Firiel sat, half drowsing in the comfortable wooden chair that Elros had fashioned for her, listening to the young elf's voice as he sat opposite from her, upon a wooden stool, not nearly as fine as the cushioned high backed chair she sat in, reading to her from an open book which he held in one hand in the dim twilight of the winter evening.
His voice was low, warm and soothing as he recounted the first meeting between Thingol and Melian, and she smiled and closed her eyes as she rocked lazily upon the ingenious legs of the chair, fashioned upon curved runners, that allowed the chair to tip back and forth with very little effort from her own feet. He had presented the gift to her not many hours before, easing her curiosity as to what he had been working on for several days out in Lavaniel's stable with a lamp burning far into the night.
Perhaps he should make a cradle next, she had said, teasing the young dark haired elf. Elros had said nothing to this, but he had smiled at her words.
The sweet, meaty smell of the rabbit he had shot earlier that day filled the air, and soothing her senses even more. His other hand, slowly turning the spit upon which the meat had been strung paused momentarily, as did his musical words, and Firiel opened her eyes.
"Is it ready yet, my lord?" she asked.
"I think it is," he said. "But truly, Firiel, you need not call me lord. I am almost a son to you, betrothed as I am, to your charge."
"Indeed you are," Firiel said in return, laughing softly. "But in truth, you are still my elder. I am all of eighty three years. And you are nearly ninety, are you not?"
"Yes," he admitted. "But my begetting day is in the spring. I am still eight-nine."
Firiel smiled, then sighed. "The day of Andreth's birth is also drawing near."
"And she will be twenty," Elros said, his eyes turning to the fire. His voice and eyes grew wistful, and Firiel smiled at the softness upon his face.
Firiel chuckled lightly. "You dear boy," she mused. "I've never seen a man more smitten than you."
Elros smirked and ducked his eyes, his face coloring in the light of the fire. "I have a good reason to be," he murmured. "Andreth is the most beautiful maiden who has ever lived."
"Even more than your ancestress, the famed Lúthien Tinúviel?"
Elros drew a deep breath into his chest and released it slowly. "Yes. And indeed, my fair betrothed is more beautiful than even Elbereth, the Star Kindler herself. Though I pray that the Valar forgive me for saying thus."
Firiel smiled. "I am certain they will understand, and forgive you heartily," she said. Pressing her aging hands against the arms of the chair Elros had made for her, she began to rise to her feet.
Seeing her effort, Elros quickly scrambled up, and offered her his hand, which she took gratefully, thankful for his solid strength as she gained her feet and stretched, feeling the weight of her years as she crossed the room to the shuttered window, and drew the latch aside, opening it to gaze out into the winter night.
Though the sky was overcast, and no light of moon or stars escaped through the blanket of clouds, a soft light still seemed to hover over the snow, cool and blue, and over the trees blanketed in sheets of white.
The chill of the night wafted through the open window, and Firiel shivered, drawing back to close the window.
Elros smiled toward her, carrying the roasted rabbit toward the table upon a wooden platter.
"Are you ready to eat?"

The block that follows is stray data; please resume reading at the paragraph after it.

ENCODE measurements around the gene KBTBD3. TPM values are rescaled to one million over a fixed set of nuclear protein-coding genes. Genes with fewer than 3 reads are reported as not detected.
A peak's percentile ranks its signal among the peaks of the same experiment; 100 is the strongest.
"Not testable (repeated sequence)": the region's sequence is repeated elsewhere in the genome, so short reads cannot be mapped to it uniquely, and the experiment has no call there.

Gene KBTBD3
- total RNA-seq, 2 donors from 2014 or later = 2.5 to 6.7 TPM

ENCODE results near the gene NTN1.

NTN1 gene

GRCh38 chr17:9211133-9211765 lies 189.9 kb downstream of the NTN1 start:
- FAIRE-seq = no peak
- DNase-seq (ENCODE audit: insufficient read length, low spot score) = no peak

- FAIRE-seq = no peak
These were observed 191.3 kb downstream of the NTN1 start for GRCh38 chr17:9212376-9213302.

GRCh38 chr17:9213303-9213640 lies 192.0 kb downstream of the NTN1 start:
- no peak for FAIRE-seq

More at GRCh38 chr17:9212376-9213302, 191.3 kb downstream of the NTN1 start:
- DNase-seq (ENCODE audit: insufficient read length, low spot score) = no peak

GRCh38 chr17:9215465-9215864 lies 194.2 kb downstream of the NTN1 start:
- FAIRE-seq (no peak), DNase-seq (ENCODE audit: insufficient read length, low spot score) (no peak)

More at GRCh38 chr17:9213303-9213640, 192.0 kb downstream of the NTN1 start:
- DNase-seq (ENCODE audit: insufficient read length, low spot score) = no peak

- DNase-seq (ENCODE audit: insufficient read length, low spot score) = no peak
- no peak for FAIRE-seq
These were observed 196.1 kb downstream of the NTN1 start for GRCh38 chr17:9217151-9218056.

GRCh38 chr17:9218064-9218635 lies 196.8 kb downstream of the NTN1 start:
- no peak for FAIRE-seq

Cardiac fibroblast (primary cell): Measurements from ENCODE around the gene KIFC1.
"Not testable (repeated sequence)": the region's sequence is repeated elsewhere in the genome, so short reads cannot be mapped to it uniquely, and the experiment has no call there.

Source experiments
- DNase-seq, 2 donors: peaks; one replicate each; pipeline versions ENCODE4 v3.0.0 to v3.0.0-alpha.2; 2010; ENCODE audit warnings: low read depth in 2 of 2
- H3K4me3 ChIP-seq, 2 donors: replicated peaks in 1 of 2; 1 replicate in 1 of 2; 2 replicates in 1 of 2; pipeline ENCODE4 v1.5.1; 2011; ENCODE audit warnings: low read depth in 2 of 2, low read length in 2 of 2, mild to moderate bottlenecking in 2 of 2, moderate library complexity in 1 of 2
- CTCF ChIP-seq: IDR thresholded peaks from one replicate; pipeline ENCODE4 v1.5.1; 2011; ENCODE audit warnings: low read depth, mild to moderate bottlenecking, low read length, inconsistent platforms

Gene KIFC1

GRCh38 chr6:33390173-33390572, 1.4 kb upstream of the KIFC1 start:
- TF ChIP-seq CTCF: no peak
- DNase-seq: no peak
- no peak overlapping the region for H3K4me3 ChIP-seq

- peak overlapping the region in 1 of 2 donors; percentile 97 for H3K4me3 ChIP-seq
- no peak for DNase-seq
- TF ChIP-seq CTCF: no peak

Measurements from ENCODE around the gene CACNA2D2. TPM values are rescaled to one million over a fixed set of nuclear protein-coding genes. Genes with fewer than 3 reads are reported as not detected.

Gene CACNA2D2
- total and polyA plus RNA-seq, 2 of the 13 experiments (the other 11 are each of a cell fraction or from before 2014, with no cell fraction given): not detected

"Elros, what became of that- that man who tried to kill you?"
"Lang?" Elros shrugged, settling at one of the benches at the table. "None know. I'm certain he has gone far from these lands. There are still trackers seeking for any sign of him, and I think they would find him. I do not think he would come anywhere near Mithlond. And now with winter deep on the ground, a lone man in the forest would not fare well without a fire, without supplies. Anyone could see signs of a fire from leagues away, and no one has seen anything. Not even the barest footprint. For all we know, he may be dead, and devoured by wolves."
Firiel sighed as she returned to the table, and sat at the bench that Elros graciously drew out for her.
"But your friend. The one you've spoken of, the son of Fëanor."
"He has proven that he can keep himself well hidden for years, unless he wants to be found."
Elros acknowledged this with a nod. "Yes, but remember, Maglor is an elf. He has ways and means that a mortal does not. Truly, madam, I do not think we need to fear Lang."
"Perhaps you're right," she said, and sighed, dropping her fist into her hand. "But even so, I worry for you. We mortals may not be so graceful as you, but do not underestimate us. If he knows how to stay hidden, he will stay hidden."
"Firiel," Elros offered, reaching his hand out, and pressing her hand across the table. "Do not worry. Even in my deepest sleep, I could sense anything crossing the snow between the trees and these buildings. Do not worry about me."
Firiel smiled fleetingly. "But I do, Lord Elros," she said. "Indulge the mother in me, but- your weapons-" She nodded to the bow and quiver of arrows that sat in the corner where he'd set them after he'd returned from his hunt. "At least take them with you tonight when you go to sleep."
Elros drew in a breath. Clearly he did not think such a precaution was necessary. But to her gratitude, the young elf finally nodded, and smiled.
"As you wish," he said. "I'll take them with me."
The cold of the winter night, pinching at him, and biting through his cloak as he made his way through the cold shadows of night was immediately banished by the warmth of the little barn as Elros stepped through, welcomed by the happy bleat of Lavaniel the goat. Raising the lamp he held, he noted the friendly goat rising from where she had lain, snuggled in her corner of the barn, her fluffy tail slapping at the air, almost like a dog's welcome wag. Turning back, he saw Firiel gazing at him through her little wooden window.
He raised his hand, assuring her, and waited until she had shut the window before he pushed the barn door closed, and dropped the latch as she'd wished him to, then turned, and with the lamp in one hand, his bow and quiver hanging from his shoulder, scampered up the ladder to the low ceilinged loft, and the welcome mattress that waited there upon the dusty wooden boards, to one side of the pile of hay that he had shoved aside.